These high stagnation temperatures, as they are called, can cause problems with air pockets and breakdown of glycol antifreeze solutions. Air pockets form because high temperatures drive dissolved gases out of solution. Systems using propylene glycol as the antifreeze may use an inhibitor additive to prolong the life of the glycol. Otherwise, the glycol can break down, resulting in a sludgy deposit. Silicon and hydrocarbon oils have been used to avoid these problems, but they are expensive and are incompatible with seals and gaskets found in most off-the-shelf components.
Drainback: A Simpler Closed Loop
A circulating pump operated by a differential control is turned on when the collector outlet is at least 20°F (11°C) warmer than the tank outlet. or an antifreeze solution is lifted from a small reservoir tank and circulated through the collectors and back to the tank. Heat is transferred to the domestic via a heat exchanger in the reservoir tank. The circulation loop through the collectors is a closed loop. The or antifreeze solution is installed at the time of installation, and does not present a recurring supply of oxygen.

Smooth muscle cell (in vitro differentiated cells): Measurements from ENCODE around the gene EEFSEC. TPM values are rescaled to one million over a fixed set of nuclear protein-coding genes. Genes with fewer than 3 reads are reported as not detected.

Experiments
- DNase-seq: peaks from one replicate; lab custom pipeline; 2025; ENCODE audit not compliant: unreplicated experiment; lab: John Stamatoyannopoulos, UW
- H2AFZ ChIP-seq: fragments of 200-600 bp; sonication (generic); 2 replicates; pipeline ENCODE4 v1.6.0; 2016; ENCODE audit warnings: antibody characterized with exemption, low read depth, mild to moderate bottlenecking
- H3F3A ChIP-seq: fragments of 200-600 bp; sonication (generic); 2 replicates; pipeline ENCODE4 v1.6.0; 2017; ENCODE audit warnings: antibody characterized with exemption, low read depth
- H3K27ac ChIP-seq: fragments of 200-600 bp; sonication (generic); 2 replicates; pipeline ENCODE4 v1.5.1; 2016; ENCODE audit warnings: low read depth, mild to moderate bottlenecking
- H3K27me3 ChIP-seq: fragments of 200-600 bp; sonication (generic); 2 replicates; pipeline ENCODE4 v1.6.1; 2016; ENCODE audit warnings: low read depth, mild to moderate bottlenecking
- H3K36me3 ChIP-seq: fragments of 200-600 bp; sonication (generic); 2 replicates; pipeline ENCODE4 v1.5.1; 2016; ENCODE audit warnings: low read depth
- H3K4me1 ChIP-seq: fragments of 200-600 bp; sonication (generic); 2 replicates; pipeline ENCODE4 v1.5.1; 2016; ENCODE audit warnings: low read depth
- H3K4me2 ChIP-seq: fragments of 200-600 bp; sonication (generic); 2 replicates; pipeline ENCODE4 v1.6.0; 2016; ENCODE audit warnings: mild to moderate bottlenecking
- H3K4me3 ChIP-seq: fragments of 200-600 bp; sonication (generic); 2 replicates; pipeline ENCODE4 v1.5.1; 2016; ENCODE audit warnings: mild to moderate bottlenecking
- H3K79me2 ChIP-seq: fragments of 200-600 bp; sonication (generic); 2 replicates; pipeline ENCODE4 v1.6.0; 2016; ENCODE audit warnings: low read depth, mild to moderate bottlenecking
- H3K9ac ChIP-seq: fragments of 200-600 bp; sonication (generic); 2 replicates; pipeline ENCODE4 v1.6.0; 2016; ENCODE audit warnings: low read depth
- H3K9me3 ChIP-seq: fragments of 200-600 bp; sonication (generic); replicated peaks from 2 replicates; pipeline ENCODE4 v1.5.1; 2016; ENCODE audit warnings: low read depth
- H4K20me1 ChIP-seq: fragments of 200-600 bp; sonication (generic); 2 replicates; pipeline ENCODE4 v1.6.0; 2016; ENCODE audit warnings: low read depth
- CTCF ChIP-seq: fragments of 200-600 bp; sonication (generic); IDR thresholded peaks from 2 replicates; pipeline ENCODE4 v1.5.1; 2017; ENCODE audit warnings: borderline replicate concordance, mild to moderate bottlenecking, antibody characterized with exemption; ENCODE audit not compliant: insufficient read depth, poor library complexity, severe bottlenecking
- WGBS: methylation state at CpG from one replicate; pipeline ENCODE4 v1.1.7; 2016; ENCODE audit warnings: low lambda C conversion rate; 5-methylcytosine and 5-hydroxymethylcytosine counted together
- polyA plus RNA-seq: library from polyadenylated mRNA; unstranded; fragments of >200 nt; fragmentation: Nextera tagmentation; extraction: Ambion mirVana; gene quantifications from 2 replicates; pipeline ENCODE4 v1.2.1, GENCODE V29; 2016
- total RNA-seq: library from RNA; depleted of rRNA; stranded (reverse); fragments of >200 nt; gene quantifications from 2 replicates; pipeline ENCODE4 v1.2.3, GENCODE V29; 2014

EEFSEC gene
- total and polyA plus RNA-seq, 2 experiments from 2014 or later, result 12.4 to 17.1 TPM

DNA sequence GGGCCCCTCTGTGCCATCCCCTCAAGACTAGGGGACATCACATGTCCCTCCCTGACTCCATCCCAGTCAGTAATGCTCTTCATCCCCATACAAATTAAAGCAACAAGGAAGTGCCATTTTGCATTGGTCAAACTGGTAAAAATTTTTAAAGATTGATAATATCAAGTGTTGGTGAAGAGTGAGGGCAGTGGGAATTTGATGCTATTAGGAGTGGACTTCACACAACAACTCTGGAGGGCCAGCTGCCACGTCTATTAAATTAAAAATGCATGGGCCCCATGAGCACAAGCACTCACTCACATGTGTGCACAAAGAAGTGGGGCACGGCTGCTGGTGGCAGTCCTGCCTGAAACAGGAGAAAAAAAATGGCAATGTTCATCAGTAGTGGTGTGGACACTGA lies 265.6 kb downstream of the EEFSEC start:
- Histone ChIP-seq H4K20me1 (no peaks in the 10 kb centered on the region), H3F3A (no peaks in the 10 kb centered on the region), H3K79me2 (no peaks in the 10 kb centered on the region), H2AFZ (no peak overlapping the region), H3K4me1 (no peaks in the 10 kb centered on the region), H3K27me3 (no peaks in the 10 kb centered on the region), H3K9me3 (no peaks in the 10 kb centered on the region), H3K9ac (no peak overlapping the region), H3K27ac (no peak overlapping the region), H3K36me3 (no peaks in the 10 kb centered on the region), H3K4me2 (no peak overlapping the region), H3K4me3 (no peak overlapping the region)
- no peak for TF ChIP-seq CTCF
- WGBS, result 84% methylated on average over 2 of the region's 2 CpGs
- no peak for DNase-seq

A drainback system requires a larger pump than any of the other systems described here. It must have sufficient capacity to lift the fluid to the highest point in the system. When there is no more heat to be collected, the controller turns the pump off, and all the fluid drains back to the reservoir tank. The collectors are empty. They can't freeze, and they can't overheat the antifreeze. As a DIY homeowner, you won't need a special charging pump either. When it comes time to change the antifreeze, you can just drain and refill the reservoir tank.
buy levitra buy levitra without prescription System Types: Advantages & Disadvantages
The Choice is Yours
If you need freeze protection or have hard, choose one of the closed loop systems with antifreeze and a heat exchanger. Either one will heat your without fear of freezing.
buy levitra buy levitra without prescription is a good investment. Whether you are a do-it-yourselfer with plumbing skills or want hire a professional installer, I suggest you locate a dealer who serves your area. Ask their professional advice. Find out the products and services they have to offer, and which is the best fit for your needs and climate. Contact the American buy levitra Energy Society or the buy levitra Energy Industries Association for assistance in locating a contractor or supplier in your area.